"Another source of the fear in which dhimmis lived in the Ottoman Empire was the notorious devshirme. Begun in the fourteenth century by Sultan Orkhan and continued until late in the seventeenth century, this was the seizure and enslavement of 20 percent of the Christian children in various predominantly Christian areas of the empire. These boys were given the choice of Islam or death, and, after rigorous training, were enrolled in the janissary corps, the emperor's elite fighters. At first these unfortunate boys were torn from their homes and families only at irregular intervals --- sometimes every seven years and sometimes every four --- but after a time the devshirme became an annual event. By the time it ended, around 200,000 boys had been enslaved in this manner." Pp. 152,153
In Chapter Ten, Spencer asks "Does the West Really Have Nothing to Fear from Islam?"
"Whether or not Islam ever becomes dominant in Western Europe or elsewhere in the former lands of Christendom, the wars will not end. Militant Islam will not go away with the death of bin Laden, or Arafat, or Saddam Hussein, or anyone else. It will clash increasingly with the weary secular powers that it blames for all the ills of the umma. No one can predict the features of the world that will emerge from these conflicts, except that it will be new, and that it will be difficult --- unless there is some wondrous intervention from the Merciful One." P. 176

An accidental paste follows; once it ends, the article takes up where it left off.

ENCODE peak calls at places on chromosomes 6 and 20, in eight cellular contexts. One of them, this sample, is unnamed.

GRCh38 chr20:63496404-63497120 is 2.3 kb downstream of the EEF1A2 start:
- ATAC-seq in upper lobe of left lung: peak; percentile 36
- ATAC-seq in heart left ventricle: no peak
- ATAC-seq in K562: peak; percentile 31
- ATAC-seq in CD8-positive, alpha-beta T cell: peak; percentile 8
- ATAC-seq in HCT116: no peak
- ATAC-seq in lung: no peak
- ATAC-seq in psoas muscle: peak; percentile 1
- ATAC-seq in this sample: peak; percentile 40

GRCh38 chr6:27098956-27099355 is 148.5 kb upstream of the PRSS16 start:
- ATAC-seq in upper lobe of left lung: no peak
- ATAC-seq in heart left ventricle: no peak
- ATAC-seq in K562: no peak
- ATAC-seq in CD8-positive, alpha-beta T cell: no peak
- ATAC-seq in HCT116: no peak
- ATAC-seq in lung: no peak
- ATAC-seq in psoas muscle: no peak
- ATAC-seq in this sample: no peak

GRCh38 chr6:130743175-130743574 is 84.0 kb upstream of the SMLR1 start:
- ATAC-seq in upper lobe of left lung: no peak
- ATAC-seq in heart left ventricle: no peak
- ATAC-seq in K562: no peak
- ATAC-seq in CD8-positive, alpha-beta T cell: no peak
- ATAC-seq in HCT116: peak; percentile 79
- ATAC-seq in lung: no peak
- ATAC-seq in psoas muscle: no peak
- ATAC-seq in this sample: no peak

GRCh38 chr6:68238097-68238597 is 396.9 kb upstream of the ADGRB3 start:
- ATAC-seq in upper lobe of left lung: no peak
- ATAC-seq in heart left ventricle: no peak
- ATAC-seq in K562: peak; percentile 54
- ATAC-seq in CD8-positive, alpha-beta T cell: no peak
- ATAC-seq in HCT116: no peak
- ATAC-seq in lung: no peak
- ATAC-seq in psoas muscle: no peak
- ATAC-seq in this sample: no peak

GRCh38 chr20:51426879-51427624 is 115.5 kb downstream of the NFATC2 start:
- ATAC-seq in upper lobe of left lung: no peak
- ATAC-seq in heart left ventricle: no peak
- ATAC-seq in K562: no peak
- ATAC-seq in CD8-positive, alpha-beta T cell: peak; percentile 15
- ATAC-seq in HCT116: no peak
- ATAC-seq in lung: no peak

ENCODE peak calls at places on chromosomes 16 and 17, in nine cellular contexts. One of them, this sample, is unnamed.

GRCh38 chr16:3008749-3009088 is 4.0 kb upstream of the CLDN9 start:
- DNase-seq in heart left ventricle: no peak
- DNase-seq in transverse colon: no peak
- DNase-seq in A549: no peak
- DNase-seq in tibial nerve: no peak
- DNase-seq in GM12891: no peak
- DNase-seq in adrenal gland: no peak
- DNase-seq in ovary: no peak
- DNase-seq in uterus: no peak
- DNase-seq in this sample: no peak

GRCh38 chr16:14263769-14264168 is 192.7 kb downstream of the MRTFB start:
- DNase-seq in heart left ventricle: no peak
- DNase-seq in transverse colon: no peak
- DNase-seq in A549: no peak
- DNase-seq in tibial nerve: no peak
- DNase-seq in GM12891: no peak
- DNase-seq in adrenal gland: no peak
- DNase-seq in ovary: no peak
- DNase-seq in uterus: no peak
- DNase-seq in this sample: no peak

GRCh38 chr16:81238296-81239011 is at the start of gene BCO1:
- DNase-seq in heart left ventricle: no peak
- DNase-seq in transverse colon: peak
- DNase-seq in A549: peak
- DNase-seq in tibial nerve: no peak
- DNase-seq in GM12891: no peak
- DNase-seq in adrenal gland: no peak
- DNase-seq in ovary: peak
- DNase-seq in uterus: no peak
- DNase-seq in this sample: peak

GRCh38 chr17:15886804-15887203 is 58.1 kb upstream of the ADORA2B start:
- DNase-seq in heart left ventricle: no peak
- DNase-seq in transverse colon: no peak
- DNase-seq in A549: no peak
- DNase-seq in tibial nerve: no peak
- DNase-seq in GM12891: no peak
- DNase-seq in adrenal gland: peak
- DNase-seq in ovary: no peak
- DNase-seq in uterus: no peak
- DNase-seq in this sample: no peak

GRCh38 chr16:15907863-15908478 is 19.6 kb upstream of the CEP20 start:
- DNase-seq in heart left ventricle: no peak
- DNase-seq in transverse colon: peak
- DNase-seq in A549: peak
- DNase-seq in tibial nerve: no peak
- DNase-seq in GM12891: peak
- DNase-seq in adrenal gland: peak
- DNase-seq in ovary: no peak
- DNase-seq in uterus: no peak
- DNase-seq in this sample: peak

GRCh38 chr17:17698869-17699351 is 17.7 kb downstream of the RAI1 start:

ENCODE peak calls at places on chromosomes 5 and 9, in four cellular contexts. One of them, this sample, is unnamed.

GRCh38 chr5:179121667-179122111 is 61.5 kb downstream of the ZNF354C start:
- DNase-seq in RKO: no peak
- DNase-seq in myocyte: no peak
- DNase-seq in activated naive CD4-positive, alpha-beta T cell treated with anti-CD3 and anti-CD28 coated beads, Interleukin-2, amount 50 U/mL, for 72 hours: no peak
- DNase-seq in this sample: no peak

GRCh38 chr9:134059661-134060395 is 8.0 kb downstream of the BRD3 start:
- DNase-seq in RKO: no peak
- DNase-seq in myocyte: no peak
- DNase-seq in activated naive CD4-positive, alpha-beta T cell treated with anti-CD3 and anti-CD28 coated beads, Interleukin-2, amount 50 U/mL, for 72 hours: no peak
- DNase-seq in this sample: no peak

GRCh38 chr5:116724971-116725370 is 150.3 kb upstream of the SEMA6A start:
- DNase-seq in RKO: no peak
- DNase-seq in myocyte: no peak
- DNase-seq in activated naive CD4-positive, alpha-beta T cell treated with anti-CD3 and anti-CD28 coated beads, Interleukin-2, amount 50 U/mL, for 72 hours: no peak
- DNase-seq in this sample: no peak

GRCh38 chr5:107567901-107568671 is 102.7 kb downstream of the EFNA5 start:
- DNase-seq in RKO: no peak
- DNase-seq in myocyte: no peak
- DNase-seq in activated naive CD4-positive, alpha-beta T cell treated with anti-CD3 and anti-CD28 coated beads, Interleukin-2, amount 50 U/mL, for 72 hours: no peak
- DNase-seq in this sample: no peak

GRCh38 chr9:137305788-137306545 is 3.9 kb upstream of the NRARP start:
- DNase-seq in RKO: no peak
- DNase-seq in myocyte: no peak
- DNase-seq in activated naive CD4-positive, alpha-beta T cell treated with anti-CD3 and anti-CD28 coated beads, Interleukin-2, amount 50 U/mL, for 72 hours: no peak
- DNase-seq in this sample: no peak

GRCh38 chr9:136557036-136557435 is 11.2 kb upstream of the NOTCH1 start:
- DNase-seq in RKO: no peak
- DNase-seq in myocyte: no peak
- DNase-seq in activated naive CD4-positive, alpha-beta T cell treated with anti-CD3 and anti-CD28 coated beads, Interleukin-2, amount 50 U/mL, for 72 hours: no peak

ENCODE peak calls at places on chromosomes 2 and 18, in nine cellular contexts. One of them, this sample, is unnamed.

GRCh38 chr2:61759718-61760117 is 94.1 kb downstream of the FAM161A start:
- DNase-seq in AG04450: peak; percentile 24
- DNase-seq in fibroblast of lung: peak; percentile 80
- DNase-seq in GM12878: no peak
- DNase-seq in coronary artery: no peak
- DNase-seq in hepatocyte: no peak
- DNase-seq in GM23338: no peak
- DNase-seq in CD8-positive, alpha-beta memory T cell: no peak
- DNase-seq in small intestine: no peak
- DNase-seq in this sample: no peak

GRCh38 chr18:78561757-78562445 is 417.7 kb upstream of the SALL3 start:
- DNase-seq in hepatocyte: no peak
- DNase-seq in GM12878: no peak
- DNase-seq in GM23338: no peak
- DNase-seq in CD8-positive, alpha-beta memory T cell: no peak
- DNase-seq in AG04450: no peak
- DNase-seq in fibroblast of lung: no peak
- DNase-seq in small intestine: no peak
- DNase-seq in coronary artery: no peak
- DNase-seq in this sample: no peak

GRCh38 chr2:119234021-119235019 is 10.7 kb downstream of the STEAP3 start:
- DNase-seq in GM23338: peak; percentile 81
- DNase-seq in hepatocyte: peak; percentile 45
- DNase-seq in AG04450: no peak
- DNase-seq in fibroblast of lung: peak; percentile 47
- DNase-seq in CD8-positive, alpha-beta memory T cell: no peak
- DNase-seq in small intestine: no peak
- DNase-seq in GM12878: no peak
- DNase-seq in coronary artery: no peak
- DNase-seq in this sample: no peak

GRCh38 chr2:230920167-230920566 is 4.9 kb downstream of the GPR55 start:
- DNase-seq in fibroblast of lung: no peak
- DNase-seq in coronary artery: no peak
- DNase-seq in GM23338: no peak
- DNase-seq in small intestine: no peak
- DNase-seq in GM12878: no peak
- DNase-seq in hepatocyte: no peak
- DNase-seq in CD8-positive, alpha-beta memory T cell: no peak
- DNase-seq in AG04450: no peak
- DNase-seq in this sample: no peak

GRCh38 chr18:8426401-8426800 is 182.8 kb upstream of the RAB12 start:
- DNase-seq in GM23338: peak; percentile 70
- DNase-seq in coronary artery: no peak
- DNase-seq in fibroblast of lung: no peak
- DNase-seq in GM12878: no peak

I now turn to V. S. Naipaul, another writer who was on the receiving end of Esposito's vitriol. A few words of introduction are in place. Naipaul was born in Trinidad of Indian ancestry in 1932. He immigrated to England at the age of 18, and studied at Oxford University. He was knighted by Queen Elizabeth II for services to literature, in 1990.
In 1981, Naipaul published "Among the Believers: An Islamic Journey;" then, he wrote a sequel in 1998, "Beyond Belief: Islamic Excursions among Converted People."
I now quote from Daniel Pipes' review of the book in the Middle East Forum (August 2, 2001):
"In 1979, the distinguished writer V. S. Naipaul set off for an extensive tour of four Muslim countries. His reports from Iran, Pakistan, Malaysia, and Indonesia had a quirky but brilliant quality. In each of his destinations, Naipaul found a surprising contradiction: those intent on rejecting the West in the name of Islam are also adamant about gaining the fruits of the West's achievements. [Emphasis mine]